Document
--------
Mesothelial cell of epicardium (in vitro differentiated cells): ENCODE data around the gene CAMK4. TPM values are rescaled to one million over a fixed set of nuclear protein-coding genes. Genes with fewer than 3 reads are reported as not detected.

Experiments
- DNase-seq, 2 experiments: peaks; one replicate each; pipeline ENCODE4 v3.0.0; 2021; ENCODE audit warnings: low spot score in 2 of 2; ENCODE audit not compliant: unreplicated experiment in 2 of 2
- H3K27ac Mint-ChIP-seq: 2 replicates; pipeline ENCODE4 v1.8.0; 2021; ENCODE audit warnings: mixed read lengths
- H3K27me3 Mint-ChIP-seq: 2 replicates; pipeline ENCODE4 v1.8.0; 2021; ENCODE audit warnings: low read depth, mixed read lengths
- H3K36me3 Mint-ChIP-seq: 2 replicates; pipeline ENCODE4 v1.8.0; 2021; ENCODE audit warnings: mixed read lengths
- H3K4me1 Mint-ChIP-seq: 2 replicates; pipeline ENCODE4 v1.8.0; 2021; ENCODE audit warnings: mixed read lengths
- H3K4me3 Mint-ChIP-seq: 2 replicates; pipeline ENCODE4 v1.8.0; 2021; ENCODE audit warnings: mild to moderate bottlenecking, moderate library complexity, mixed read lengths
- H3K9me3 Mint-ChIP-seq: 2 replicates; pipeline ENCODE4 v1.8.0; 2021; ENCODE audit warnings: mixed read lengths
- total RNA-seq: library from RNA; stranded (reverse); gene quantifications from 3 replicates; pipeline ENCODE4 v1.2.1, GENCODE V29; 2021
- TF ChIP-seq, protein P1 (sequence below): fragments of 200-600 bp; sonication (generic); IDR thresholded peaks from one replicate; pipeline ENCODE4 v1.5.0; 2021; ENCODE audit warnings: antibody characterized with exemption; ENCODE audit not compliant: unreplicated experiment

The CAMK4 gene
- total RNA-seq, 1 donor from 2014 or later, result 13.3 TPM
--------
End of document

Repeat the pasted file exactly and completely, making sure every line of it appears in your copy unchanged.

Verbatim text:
Mesothelial cell of epicardium (in vitro differentiated cells): ENCODE data around the gene CAMK4. TPM values are rescaled to one million over a fixed set of nuclear protein-coding genes. Genes with fewer than 3 reads are reported as not detected.

Experiments
- DNase-seq, 2 experiments: peaks; one replicate each; pipeline ENCODE4 v3.0.0; 2021; ENCODE audit warnings: low spot score in 2 of 2; ENCODE audit not compliant: unreplicated experiment in 2 of 2
- H3K27ac Mint-ChIP-seq: 2 replicates; pipeline ENCODE4 v1.8.0; 2021; ENCODE audit warnings: mixed read lengths
- H3K27me3 Mint-ChIP-seq: 2 replicates; pipeline ENCODE4 v1.8.0; 2021; ENCODE audit warnings: low read depth, mixed read lengths
- H3K36me3 Mint-ChIP-seq: 2 replicates; pipeline ENCODE4 v1.8.0; 2021; ENCODE audit warnings: mixed read lengths
- H3K4me1 Mint-ChIP-seq: 2 replicates; pipeline ENCODE4 v1.8.0; 2021; ENCODE audit warnings: mixed read lengths
- H3K4me3 Mint-ChIP-seq: 2 replicates; pipeline ENCODE4 v1.8.0; 2021; ENCODE audit warnings: mild to moderate bottlenecking, moderate library complexity, mixed read lengths
- H3K9me3 Mint-ChIP-seq: 2 replicates; pipeline ENCODE4 v1.8.0; 2021; ENCODE audit warnings: mixed read lengths
- total RNA-seq: library from RNA; stranded (reverse); gene quantifications from 3 replicates; pipeline ENCODE4 v1.2.1, GENCODE V29; 2021
- TF ChIP-seq, protein P1 (sequence below): fragments of 200-600 bp; sonication (generic); IDR thresholded peaks from one replicate; pipeline ENCODE4 v1.5.0; 2021; ENCODE audit warnings: antibody characterized with exemption; ENCODE audit not compliant: unreplicated experiment

The CAMK4 gene
- total RNA-seq, 1 donor from 2014 or later, result 13.3 TPM